A supercapacitor, also known as an ultracapacitor, is a high-capacity capacitor that possesses a lower energy density than batteries, but higher than conventional capacitors. In the race for longer smartphone life, batteries have not made as much progress in the capacity as semiconductors have made in power efficiency. However, semiconductors are fast approaching a point where they can gain less additional power efficiency versus cost. One goal has been to replace batteries with supercapacitors someday, due to the supercapacitor’s ability to charge and discharge in seconds and the ability to retain charging capacity over time.
Unlike rechargeable batteries, which eventually experience “charging fatigue,” supercapacitors can recharge and discharge hundreds or thousands of cycles more than rechargeable batteries. This is because supercapacitors store energy in an electric field, whereas batteries use chemical reactions to store and release energy.
The great downside to supercapacitors is that they have nowhere near the lasting power of batteries since total discharge occurs at most over several minutes, not hours, for present-day supercapacitors. However, new discoveries with new materials show great promise to “render lithium-ion batteries obsolete.”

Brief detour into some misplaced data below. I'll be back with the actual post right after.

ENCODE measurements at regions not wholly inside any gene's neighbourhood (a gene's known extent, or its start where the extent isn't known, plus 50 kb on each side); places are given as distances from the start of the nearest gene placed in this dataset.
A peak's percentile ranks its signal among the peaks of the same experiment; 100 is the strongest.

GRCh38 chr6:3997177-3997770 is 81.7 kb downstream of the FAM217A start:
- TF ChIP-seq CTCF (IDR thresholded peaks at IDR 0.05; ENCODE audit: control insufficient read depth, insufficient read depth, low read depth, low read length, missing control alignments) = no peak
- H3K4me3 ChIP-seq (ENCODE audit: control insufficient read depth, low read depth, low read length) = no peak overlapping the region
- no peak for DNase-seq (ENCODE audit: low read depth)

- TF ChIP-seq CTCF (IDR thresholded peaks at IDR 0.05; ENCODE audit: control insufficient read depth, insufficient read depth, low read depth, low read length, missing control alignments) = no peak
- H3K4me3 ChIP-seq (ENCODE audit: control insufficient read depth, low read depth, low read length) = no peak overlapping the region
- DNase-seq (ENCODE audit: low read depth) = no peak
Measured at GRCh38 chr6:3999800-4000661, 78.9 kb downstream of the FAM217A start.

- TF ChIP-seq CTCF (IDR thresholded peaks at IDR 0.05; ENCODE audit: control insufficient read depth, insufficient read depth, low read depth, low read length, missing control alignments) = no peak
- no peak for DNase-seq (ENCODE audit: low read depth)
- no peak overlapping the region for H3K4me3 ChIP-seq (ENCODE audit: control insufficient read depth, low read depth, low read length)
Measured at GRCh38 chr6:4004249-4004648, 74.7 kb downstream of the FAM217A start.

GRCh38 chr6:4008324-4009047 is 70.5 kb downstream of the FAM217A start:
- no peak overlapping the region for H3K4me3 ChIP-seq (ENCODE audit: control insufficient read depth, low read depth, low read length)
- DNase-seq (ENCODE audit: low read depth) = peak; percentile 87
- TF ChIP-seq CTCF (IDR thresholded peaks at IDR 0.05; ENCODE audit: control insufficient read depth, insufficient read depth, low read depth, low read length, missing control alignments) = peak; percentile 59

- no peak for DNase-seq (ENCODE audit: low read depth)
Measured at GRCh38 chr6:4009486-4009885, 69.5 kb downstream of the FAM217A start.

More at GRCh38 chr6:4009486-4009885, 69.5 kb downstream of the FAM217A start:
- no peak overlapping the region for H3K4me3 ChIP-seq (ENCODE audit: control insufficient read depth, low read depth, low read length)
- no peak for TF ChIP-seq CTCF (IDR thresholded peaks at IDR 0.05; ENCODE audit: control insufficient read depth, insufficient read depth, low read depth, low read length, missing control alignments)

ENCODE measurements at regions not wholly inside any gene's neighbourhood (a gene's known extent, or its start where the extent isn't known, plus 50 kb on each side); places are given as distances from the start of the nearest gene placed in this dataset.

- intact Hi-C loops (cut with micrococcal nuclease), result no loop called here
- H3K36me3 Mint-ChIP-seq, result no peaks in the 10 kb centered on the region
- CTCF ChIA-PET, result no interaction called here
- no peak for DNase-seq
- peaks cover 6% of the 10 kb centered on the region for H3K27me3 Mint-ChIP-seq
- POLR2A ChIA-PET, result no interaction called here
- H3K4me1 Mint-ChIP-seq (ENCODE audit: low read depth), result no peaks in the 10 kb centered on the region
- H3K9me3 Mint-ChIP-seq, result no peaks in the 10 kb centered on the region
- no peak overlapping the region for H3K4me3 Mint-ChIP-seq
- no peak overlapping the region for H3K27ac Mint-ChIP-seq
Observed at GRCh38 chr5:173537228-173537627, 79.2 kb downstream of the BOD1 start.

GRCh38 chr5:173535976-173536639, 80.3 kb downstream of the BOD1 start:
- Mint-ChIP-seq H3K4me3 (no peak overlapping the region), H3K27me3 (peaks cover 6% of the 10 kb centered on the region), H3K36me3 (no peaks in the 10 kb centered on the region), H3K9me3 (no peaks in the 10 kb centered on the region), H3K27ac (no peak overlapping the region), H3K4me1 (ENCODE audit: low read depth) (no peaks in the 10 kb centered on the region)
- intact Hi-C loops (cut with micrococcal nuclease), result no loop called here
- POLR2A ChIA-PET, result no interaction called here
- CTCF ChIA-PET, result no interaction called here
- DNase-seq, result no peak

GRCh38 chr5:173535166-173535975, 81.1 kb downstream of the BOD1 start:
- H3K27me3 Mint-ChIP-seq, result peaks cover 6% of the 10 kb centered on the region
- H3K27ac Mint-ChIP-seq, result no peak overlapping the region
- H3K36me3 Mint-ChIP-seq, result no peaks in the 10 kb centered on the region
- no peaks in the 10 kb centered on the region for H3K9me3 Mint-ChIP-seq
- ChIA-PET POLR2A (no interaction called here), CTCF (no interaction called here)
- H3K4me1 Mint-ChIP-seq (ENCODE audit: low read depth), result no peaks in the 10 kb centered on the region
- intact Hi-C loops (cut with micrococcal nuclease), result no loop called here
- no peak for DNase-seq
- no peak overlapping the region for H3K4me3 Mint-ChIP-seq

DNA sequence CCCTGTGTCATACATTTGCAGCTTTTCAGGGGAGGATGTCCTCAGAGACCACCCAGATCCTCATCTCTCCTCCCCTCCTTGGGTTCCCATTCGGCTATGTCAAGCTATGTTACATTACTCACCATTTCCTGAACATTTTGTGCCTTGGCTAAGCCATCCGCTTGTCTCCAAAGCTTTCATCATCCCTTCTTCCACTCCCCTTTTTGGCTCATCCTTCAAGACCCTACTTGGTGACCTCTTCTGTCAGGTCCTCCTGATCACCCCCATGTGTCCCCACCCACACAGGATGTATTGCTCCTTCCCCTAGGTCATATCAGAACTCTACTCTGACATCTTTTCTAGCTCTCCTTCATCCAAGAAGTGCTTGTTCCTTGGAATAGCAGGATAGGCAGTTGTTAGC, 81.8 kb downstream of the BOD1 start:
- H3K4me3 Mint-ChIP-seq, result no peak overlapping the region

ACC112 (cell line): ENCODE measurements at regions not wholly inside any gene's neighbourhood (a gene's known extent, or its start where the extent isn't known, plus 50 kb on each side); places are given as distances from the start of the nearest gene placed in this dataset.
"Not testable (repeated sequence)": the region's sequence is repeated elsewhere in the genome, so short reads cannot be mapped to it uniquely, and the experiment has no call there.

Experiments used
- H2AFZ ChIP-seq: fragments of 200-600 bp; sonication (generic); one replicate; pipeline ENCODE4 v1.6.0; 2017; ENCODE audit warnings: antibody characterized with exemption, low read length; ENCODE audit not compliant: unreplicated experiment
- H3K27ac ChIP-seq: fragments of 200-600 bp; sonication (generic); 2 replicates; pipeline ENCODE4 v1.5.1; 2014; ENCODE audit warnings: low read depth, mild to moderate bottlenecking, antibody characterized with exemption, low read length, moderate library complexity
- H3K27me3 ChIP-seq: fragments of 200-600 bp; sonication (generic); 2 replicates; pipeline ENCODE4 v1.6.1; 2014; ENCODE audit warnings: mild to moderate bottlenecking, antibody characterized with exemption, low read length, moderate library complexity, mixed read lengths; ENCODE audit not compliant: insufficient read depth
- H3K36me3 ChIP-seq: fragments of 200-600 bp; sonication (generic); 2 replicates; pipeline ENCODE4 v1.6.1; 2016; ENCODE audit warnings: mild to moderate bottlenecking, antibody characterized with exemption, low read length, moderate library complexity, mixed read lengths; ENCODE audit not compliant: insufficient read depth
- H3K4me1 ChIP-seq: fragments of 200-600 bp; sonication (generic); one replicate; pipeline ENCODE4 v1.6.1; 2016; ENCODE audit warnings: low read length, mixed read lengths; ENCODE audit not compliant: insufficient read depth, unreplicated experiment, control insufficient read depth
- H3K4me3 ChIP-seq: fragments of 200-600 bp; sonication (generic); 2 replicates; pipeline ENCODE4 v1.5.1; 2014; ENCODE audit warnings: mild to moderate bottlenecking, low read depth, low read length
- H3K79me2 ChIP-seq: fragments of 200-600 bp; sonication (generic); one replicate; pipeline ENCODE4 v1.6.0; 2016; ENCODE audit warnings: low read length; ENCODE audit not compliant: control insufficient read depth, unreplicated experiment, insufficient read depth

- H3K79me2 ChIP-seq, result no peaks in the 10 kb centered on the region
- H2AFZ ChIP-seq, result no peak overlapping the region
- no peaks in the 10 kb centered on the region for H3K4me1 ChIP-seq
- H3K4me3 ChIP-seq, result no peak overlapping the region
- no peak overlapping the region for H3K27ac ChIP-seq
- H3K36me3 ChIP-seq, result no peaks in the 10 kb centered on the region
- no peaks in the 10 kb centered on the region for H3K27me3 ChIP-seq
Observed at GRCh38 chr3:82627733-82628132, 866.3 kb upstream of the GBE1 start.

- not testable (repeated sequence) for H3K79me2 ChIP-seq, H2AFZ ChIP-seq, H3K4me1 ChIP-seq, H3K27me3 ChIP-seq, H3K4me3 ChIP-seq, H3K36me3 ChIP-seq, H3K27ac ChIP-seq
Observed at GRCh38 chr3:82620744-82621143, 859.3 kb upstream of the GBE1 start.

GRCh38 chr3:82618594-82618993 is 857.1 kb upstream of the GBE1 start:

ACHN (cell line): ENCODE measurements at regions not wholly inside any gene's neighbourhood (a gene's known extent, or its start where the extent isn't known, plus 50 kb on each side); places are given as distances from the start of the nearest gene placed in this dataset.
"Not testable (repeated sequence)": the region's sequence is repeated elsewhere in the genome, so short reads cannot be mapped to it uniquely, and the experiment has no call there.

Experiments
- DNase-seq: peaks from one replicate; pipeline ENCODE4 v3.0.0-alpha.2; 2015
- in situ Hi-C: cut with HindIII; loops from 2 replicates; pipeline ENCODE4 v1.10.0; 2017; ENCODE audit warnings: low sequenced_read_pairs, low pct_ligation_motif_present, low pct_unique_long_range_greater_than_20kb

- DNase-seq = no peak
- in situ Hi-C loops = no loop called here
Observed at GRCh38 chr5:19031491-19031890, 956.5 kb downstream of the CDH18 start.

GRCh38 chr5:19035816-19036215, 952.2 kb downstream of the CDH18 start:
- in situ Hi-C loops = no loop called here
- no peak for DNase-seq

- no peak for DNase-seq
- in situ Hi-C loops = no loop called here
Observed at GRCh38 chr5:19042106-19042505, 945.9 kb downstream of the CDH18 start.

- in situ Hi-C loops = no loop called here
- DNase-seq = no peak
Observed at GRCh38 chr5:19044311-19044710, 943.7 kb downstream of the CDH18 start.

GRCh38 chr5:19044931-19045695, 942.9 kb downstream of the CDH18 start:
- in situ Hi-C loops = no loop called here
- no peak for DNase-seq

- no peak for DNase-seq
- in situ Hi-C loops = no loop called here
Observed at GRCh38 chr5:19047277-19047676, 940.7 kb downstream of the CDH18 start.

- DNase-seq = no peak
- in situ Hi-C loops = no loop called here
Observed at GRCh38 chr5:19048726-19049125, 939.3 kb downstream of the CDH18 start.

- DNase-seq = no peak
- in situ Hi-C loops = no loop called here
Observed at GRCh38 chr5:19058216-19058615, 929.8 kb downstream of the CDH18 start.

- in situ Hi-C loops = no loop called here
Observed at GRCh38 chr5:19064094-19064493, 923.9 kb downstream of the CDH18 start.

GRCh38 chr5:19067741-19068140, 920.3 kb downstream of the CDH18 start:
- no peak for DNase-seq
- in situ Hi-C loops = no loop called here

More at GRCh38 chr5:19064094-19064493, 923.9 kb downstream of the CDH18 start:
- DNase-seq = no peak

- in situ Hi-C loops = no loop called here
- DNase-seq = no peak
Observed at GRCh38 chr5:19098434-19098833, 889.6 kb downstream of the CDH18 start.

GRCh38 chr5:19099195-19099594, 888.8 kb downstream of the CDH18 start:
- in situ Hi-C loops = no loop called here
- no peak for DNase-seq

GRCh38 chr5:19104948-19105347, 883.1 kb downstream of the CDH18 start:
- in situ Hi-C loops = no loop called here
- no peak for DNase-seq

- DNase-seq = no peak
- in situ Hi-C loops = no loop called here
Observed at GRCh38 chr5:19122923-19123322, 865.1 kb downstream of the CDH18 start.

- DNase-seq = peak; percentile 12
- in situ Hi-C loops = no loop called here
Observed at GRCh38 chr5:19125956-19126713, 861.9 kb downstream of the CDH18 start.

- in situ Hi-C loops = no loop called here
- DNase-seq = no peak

The charging plates of a capacitor have an insulating material that separates the plates from each other, called a dielectric. Dielectrics are insulators and extremely poor conductors. However, dielectrics support an electrostatic field, the mechanism by which capacitors store energy. Supercapacitors do not have a dielectric, per se; they have an electric double layer separating the plates, and thus were once referred to as electric double layer capacitors (EDLC).
John Bird, in Electrical Circuit Theory and Technology, states that “The separation of charge distance in a double-layer is of the order of a few Angstroms (0.3 – 0.8nm) and is static in origin.”[i] Therefore, the thickness of the charge distance is on the molecular level.
Figure 1: Supercapacitors charge and discharge rapidly. Batteries discharge at a steady, flat rate up until almost exhausted, at which point energy drop-off increases the pace. (Source: Elcap, Creative Commons CC0 1.0 Universal Public Domain)
All capacitors accumulate charge, like static energy, in the material between two opposing electrodes. Several factors influence the capacitance (farad values) of supercapacitors including size, composite materials, and geometry.
Table 1: Supercapacitors vs. Rechargeable Batteries
[i] Bird, J. O. Electrical Circuit Theory and Technology. Taylor & Frances, 2014. Print.